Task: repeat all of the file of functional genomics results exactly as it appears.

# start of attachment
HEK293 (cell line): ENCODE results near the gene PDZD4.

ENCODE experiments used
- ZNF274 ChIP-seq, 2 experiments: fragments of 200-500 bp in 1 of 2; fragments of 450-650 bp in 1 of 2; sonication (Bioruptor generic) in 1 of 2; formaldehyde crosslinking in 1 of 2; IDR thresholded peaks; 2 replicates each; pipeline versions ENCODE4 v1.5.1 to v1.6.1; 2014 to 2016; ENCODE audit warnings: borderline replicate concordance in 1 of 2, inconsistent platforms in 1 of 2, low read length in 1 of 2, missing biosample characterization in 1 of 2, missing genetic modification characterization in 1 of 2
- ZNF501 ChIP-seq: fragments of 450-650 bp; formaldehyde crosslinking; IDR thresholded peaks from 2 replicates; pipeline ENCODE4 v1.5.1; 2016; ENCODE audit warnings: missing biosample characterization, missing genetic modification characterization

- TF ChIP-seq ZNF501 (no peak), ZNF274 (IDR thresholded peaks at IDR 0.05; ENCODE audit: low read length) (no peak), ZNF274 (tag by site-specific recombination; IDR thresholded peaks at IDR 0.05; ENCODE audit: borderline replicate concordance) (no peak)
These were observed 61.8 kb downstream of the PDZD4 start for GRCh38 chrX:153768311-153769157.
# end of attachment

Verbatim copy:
HEK293 (cell line): ENCODE results near the gene PDZD4.

ENCODE experiments used
- ZNF274 ChIP-seq, 2 experiments: fragments of 200-500 bp in 1 of 2; fragments of 450-650 bp in 1 of 2; sonication (Bioruptor generic) in 1 of 2; formaldehyde crosslinking in 1 of 2; IDR thresholded peaks; 2 replicates each; pipeline versions ENCODE4 v1.5.1 to v1.6.1; 2014 to 2016; ENCODE audit warnings: borderline replicate concordance in 1 of 2, inconsistent platforms in 1 of 2, low read length in 1 of 2, missing biosample characterization in 1 of 2, missing genetic modification characterization in 1 of 2
- ZNF501 ChIP-seq: fragments of 450-650 bp; formaldehyde crosslinking; IDR thresholded peaks from 2 replicates; pipeline ENCODE4 v1.5.1; 2016; ENCODE audit warnings: missing biosample characterization, missing genetic modification characterization

- TF ChIP-seq ZNF501 (no peak), ZNF274 (IDR thresholded peaks at IDR 0.05; ENCODE audit: low read length) (no peak), ZNF274 (tag by site-specific recombination; IDR thresholded peaks at IDR 0.05; ENCODE audit: borderline replicate concordance) (no peak)
These were observed 61.8 kb downstream of the PDZD4 start for GRCh38 chrX:153768311-153769157.